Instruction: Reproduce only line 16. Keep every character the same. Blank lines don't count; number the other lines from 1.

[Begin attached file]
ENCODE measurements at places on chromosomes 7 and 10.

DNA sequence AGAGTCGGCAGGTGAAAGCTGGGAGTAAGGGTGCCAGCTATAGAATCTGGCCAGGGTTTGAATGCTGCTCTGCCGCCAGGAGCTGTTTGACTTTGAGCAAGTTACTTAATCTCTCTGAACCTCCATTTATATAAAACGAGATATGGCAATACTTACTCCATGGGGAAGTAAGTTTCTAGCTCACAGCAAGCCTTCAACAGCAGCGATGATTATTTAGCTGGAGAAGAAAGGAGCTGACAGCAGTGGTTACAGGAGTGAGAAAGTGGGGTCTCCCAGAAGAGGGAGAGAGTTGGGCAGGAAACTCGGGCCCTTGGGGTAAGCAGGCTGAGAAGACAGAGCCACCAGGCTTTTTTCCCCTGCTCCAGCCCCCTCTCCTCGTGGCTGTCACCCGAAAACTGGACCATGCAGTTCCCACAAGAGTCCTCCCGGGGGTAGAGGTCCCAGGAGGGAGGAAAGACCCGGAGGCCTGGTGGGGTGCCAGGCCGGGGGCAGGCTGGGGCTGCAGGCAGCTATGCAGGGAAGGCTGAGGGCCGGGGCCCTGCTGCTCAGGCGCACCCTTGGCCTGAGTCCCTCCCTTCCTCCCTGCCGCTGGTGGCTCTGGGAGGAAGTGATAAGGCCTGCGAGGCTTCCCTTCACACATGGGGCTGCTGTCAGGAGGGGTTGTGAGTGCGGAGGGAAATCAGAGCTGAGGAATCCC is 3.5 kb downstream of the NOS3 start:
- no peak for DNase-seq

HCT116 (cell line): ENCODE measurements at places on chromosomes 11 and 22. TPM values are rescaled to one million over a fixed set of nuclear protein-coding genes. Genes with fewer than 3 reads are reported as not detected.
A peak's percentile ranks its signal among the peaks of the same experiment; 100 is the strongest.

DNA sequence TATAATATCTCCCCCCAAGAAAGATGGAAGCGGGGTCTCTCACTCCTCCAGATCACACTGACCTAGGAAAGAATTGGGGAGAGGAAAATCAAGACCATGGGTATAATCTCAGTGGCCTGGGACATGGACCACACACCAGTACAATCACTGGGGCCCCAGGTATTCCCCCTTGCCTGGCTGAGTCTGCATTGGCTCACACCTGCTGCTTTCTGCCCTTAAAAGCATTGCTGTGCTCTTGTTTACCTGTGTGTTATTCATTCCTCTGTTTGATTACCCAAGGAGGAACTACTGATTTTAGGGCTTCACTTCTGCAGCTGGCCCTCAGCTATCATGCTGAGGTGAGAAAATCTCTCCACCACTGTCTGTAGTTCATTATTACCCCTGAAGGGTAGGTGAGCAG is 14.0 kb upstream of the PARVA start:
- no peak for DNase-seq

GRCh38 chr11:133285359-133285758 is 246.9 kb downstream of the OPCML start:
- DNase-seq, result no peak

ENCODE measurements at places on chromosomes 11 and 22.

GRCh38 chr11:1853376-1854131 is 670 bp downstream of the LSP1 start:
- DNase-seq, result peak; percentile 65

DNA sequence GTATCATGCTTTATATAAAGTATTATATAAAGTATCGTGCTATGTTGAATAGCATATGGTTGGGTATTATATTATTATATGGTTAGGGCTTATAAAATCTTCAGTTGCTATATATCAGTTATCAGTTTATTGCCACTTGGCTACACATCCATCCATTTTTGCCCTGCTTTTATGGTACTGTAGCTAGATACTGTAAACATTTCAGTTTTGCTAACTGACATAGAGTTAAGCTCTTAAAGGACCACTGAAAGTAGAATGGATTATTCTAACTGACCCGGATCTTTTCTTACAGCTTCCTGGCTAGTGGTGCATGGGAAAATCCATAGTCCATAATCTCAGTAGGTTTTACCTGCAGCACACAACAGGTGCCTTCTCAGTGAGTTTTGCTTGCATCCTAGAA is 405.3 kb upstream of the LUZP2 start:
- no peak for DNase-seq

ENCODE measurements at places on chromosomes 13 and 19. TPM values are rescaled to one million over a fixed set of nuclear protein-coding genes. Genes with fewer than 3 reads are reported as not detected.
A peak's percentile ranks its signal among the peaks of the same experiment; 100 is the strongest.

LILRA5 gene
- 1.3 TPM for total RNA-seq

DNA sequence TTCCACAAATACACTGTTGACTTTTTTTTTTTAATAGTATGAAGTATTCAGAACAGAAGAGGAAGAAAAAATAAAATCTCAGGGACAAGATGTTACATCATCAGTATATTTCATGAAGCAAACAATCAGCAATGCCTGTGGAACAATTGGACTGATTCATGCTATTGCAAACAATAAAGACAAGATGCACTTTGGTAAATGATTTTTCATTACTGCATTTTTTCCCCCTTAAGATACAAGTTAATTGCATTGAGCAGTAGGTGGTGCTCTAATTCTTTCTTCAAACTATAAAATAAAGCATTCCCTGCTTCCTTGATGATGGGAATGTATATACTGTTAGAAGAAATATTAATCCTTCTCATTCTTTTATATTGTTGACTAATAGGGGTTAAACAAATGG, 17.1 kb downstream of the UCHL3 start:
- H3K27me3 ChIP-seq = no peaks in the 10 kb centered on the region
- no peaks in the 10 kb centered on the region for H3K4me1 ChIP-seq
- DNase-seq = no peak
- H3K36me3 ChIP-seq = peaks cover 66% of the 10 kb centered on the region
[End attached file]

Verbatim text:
A peak's percentile ranks its signal among the peaks of the same experiment; 100 is the strongest.